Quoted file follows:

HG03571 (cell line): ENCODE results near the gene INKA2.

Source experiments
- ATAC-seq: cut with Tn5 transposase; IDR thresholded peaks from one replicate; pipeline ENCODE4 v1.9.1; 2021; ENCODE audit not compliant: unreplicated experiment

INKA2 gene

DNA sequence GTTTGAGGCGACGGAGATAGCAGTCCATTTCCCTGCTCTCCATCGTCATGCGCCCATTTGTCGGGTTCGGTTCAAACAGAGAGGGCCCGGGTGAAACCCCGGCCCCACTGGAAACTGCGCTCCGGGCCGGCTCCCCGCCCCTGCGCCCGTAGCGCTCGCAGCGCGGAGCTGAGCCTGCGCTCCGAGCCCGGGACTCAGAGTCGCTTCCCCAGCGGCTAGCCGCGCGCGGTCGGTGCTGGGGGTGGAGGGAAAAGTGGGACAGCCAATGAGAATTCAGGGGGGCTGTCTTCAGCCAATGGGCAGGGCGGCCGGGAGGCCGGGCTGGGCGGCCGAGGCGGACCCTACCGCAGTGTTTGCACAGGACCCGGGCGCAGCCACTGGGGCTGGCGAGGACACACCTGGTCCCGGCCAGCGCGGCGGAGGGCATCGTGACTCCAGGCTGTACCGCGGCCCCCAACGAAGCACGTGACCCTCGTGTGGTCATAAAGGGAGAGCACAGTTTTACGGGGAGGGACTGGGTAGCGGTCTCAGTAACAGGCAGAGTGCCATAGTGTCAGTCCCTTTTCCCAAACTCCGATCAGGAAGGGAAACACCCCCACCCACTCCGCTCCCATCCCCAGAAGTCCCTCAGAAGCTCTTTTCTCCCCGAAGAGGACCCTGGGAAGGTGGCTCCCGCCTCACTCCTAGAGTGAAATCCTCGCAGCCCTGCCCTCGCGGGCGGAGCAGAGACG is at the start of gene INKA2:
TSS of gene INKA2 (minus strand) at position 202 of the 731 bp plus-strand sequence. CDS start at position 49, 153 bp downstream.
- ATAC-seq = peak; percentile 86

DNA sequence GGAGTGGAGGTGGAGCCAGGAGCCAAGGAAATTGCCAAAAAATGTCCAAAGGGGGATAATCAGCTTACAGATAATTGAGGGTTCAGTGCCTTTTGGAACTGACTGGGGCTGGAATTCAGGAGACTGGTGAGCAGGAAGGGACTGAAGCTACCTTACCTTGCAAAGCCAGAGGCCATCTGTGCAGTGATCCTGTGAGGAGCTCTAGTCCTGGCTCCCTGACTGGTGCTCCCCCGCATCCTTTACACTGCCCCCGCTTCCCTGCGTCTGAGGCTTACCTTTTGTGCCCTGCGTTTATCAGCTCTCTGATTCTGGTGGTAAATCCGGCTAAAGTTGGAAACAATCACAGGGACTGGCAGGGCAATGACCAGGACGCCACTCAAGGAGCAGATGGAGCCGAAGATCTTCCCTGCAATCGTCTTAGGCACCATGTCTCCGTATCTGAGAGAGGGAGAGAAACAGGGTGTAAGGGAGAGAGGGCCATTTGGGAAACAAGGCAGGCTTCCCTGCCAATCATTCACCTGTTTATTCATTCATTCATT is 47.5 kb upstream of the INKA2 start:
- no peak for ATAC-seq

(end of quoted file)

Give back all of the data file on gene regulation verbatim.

HG03571 (cell line): ENCODE results near the gene INKA2.

Source experiments
- ATAC-seq: cut with Tn5 transposase; IDR thresholded peaks from one replicate; pipeline ENCODE4 v1.9.1; 2021; ENCODE audit not compliant: unreplicated experiment

INKA2 gene

DNA sequence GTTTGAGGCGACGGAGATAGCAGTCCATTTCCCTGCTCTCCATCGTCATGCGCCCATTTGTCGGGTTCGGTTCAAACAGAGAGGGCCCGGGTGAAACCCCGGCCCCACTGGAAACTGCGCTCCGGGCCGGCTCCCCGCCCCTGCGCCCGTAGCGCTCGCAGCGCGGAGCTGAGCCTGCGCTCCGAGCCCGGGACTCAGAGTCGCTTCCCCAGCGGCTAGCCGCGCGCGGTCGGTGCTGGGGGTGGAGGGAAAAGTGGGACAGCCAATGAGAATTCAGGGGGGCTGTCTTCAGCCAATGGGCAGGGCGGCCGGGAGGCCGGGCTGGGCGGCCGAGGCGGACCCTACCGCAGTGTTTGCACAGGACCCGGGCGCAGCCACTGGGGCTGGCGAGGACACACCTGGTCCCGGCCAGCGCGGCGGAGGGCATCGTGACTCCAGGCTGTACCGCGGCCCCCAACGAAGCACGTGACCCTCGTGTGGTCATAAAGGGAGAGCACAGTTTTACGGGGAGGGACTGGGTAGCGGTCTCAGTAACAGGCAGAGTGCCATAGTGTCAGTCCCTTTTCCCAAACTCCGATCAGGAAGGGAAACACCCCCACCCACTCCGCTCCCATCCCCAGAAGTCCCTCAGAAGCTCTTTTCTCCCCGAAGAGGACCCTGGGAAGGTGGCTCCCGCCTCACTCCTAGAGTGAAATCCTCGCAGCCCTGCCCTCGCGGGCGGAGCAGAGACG is at the start of gene INKA2:
TSS of gene INKA2 (minus strand) at position 202 of the 731 bp plus-strand sequence. CDS start at position 49, 153 bp downstream.
- ATAC-seq = peak; percentile 86

DNA sequence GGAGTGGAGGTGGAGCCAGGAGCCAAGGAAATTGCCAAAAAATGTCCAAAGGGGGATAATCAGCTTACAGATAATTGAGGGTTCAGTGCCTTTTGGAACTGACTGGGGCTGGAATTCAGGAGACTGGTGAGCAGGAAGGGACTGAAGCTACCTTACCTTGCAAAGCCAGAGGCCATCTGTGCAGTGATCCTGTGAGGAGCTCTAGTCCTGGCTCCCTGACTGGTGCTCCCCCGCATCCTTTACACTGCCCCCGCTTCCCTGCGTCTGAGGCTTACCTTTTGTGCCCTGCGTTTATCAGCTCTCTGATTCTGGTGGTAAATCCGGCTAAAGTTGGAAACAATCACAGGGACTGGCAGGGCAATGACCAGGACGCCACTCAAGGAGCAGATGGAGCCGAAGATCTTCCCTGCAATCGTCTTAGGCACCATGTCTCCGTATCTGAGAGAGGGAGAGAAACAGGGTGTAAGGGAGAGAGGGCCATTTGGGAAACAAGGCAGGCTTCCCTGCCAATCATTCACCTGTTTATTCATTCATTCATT is 47.5 kb upstream of the INKA2 start:
- no peak for ATAC-seq